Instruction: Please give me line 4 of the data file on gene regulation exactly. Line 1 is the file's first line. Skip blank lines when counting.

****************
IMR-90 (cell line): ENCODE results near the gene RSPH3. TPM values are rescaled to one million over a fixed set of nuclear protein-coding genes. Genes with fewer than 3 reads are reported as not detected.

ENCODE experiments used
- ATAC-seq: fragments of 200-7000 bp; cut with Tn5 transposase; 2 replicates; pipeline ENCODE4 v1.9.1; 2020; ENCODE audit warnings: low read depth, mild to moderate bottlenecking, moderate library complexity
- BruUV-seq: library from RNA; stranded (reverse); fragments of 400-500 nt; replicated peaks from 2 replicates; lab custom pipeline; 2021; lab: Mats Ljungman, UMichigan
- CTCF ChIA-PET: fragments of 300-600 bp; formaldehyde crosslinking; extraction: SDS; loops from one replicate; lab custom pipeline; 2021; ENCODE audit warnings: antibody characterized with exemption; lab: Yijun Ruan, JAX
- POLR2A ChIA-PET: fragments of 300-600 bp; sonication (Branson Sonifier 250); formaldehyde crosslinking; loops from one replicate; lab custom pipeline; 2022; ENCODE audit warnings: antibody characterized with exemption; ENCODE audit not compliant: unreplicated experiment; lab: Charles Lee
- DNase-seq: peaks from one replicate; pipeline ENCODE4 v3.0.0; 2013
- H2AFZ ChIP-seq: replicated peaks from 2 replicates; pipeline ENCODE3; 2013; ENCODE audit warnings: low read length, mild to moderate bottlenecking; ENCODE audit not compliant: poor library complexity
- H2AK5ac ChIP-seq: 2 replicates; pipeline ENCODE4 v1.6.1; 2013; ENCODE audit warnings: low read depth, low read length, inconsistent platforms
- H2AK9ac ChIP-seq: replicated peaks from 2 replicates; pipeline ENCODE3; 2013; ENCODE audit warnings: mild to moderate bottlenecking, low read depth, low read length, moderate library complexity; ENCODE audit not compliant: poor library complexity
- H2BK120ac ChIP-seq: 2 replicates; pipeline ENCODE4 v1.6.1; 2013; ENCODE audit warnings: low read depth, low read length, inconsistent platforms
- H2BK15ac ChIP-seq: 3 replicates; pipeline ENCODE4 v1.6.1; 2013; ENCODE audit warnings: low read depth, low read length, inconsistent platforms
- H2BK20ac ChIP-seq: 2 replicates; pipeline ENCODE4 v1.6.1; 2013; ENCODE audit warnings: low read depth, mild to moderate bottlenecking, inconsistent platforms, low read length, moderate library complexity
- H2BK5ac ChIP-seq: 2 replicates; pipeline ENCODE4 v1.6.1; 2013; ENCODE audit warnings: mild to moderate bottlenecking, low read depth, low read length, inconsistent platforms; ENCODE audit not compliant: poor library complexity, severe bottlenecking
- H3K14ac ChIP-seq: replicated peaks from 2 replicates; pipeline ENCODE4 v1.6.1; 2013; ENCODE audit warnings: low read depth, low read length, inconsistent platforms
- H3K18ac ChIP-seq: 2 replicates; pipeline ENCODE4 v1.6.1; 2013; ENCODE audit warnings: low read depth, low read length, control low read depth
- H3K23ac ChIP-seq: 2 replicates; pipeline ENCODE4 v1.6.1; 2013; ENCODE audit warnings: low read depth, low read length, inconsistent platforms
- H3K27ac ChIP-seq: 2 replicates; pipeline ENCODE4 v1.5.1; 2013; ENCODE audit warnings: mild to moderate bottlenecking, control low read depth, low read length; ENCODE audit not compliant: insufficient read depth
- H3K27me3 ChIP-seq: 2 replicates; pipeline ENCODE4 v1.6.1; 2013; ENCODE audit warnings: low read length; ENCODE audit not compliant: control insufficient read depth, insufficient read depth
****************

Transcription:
- BruUV-seq: library from RNA; stranded (reverse); fragments of 400-500 nt; replicated peaks from 2 replicates; lab custom pipeline; 2021; lab: Mats Ljungman, UMichigan